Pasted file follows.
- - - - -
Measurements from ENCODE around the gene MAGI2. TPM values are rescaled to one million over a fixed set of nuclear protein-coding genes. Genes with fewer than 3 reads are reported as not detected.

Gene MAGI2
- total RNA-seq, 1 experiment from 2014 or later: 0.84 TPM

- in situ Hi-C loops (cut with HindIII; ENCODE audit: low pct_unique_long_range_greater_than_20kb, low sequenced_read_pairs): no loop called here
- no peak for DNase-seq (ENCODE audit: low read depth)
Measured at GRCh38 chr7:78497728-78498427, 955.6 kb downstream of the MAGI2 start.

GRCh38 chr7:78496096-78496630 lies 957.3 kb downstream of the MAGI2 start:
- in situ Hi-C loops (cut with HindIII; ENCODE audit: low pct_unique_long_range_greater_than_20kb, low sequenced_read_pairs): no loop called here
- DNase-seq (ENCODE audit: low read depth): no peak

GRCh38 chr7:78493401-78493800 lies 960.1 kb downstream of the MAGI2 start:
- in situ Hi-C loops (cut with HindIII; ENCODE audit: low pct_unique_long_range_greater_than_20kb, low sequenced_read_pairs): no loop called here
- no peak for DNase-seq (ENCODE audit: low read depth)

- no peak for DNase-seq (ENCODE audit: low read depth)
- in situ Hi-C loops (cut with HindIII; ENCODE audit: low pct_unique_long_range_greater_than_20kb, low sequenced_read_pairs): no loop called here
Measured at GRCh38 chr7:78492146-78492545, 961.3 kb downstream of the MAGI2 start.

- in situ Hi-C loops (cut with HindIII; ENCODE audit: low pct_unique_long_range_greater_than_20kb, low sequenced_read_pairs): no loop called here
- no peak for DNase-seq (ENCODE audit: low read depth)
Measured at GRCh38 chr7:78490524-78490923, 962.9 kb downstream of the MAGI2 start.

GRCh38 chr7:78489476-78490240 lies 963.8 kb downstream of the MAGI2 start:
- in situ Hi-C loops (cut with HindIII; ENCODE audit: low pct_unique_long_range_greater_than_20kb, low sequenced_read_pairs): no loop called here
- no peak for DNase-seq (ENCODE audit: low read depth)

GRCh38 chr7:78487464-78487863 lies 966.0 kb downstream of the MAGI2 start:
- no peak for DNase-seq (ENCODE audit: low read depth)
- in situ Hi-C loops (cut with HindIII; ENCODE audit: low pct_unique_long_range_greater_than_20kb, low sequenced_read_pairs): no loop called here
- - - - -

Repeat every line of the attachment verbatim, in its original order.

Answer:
Measurements from ENCODE around the gene MAGI2. TPM values are rescaled to one million over a fixed set of nuclear protein-coding genes. Genes with fewer than 3 reads are reported as not detected.

Gene MAGI2
- total RNA-seq, 1 experiment from 2014 or later: 0.84 TPM

- in situ Hi-C loops (cut with HindIII; ENCODE audit: low pct_unique_long_range_greater_than_20kb, low sequenced_read_pairs): no loop called here
- no peak for DNase-seq (ENCODE audit: low read depth)
Measured at GRCh38 chr7:78497728-78498427, 955.6 kb downstream of the MAGI2 start.

GRCh38 chr7:78496096-78496630 lies 957.3 kb downstream of the MAGI2 start:
- in situ Hi-C loops (cut with HindIII; ENCODE audit: low pct_unique_long_range_greater_than_20kb, low sequenced_read_pairs): no loop called here
- DNase-seq (ENCODE audit: low read depth): no peak

GRCh38 chr7:78493401-78493800 lies 960.1 kb downstream of the MAGI2 start:
- in situ Hi-C loops (cut with HindIII; ENCODE audit: low pct_unique_long_range_greater_than_20kb, low sequenced_read_pairs): no loop called here
- no peak for DNase-seq (ENCODE audit: low read depth)

- no peak for DNase-seq (ENCODE audit: low read depth)
- in situ Hi-C loops (cut with HindIII; ENCODE audit: low pct_unique_long_range_greater_than_20kb, low sequenced_read_pairs): no loop called here
Measured at GRCh38 chr7:78492146-78492545, 961.3 kb downstream of the MAGI2 start.

- in situ Hi-C loops (cut with HindIII; ENCODE audit: low pct_unique_long_range_greater_than_20kb, low sequenced_read_pairs): no loop called here
- no peak for DNase-seq (ENCODE audit: low read depth)
Measured at GRCh38 chr7:78490524-78490923, 962.9 kb downstream of the MAGI2 start.

GRCh38 chr7:78489476-78490240 lies 963.8 kb downstream of the MAGI2 start:
- in situ Hi-C loops (cut with HindIII; ENCODE audit: low pct_unique_long_range_greater_than_20kb, low sequenced_read_pairs): no loop called here
- no peak for DNase-seq (ENCODE audit: low read depth)

GRCh38 chr7:78487464-78487863 lies 966.0 kb downstream of the MAGI2 start:
- no peak for DNase-seq (ENCODE audit: low read depth)
- in situ Hi-C loops (cut with HindIII; ENCODE audit: low pct_unique_long_range_greater_than_20kb, low sequenced_read_pairs): no loop called here